Two Separate Petitions Seek to Oust Stanford Rape Case Judge

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By Masha Angelova | 8:00 am, June 8, 2016
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Two separate petitions calling for the removal of the California judge who sentenced a Stanford University star swimmer to six months for a rape conviction are gathering steam. But the hundreds of thousands of signatures are unlikely to lead to his ouster.

In March, a jury found Brock Turner guilty of three felony counts of sexual assault, including assault with intent to rape, sexually penetrating an intoxicated person with a foreign object, and sexually penetrating an unconscious person with a foreign object. They stem from an incident on Jan 18 at about 1 a.m., when Turner was found by two graduate students on top of an unconscious intoxicated woman near a dumpster outside one of Stanford’s fraternities. The charges fall under the Justice Department’s definition of rape.

Turner faced up to 14 years in prison. Santa Clara County Superior Court Judge Aaron Persky said he erred on the side of leniency in the sentencing because of Turner’s age, lack of criminal record, academic achievements and high alcohol consumption of both parties on the night in question. “A prison sentence would have a severe impact on him. I think he will not be a danger to others,” said Persky, who also attended Stanford, where he played lacrosse.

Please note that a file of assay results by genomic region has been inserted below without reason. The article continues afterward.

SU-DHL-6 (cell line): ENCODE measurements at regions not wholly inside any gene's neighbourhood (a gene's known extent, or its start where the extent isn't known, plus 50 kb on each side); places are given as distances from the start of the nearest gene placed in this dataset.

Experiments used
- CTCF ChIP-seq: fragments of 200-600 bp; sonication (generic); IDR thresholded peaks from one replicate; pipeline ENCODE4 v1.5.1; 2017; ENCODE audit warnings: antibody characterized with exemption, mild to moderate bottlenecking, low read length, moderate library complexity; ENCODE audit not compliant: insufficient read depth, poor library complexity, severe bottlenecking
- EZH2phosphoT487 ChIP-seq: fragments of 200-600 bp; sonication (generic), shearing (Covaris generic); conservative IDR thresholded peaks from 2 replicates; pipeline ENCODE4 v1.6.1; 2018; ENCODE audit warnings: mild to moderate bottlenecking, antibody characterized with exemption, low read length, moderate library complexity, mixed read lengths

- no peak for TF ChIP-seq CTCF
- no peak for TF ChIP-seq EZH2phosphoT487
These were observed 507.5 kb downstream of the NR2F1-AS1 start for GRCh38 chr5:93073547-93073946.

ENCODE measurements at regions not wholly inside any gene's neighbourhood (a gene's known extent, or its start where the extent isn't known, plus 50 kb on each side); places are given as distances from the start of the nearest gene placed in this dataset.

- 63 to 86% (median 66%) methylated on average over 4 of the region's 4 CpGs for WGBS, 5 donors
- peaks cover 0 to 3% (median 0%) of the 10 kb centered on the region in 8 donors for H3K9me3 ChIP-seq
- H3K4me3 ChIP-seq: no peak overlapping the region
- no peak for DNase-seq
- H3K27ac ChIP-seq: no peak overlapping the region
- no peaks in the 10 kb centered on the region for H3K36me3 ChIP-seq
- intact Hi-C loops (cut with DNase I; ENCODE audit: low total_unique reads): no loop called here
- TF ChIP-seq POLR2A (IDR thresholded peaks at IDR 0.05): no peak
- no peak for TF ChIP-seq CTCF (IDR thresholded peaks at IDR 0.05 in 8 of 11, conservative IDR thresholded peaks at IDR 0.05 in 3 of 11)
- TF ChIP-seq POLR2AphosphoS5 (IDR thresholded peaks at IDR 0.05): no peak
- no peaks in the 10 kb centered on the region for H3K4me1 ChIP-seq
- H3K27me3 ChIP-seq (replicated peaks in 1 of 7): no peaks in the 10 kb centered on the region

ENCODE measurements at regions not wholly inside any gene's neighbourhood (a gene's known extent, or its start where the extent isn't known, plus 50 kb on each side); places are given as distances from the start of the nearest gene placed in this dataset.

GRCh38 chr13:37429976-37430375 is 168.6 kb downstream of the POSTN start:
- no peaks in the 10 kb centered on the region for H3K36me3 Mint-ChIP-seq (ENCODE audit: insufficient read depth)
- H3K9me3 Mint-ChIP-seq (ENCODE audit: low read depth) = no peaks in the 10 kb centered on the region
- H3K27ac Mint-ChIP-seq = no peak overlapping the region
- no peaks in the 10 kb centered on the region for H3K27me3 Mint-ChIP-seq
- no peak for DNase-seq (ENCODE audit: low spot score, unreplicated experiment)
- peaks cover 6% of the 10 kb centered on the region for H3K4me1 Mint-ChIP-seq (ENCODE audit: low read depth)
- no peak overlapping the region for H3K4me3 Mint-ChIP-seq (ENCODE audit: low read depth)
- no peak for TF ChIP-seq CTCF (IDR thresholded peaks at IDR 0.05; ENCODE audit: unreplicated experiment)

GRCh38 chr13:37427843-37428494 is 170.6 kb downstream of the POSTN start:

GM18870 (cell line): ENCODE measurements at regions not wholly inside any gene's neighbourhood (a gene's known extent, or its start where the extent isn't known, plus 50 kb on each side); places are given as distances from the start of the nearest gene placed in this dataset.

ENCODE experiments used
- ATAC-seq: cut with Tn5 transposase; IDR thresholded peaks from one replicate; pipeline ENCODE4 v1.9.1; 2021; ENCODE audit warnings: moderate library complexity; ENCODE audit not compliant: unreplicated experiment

The case has helped fuel the ongoing national debate over how universities and the justice system handle sexual assaults on college campuses.  On Monday, a recall challenge was launched on to remove Persky from his position.  At the time of publication, the petition had around 374,000 signatures. Another petition launched by women advocacy group Ultraviolet had 290,771 signatures.

But Judge Persky’s job doesn’t appear to be in danger. His re-election Tuesday was canceled because there was no opponent. He will most likely serve another six-year term.

Fueled by the social media storm around the case, two rival Facebook pages have been set up—one called “Brock Turner for 2016 Olympics” that argued Turner was treated unfairly, and a second, “Brock Turner for Prison 2016,” that pushed for a harsher prison sentence. “Brock Turner for 2016 Olympics” has since been taken down due to its unpopularity.

During the trial, Turner claimed that the 22-year-old woman willingly left the party with him and was “awake and conscious” throughout their encounter.

Some people were outraged at a letter Turner’s father wrote to the judge before the sentencing. In the letter, which his father read aloud in court, he said that a full conviction is a “steep price to pay for 20 minutes of action out of [his son’s] 20 plus years of life.” It was Turner’s first criminal offense.

The victim also read an emotional 7,400-word letter in court detailing her assault and the consequences of the attack. She said: “You took away my worth, my privacy, my energy, my time, my intimacy, my confidence, my own voice.” The victim testified that she had no memory of the assault.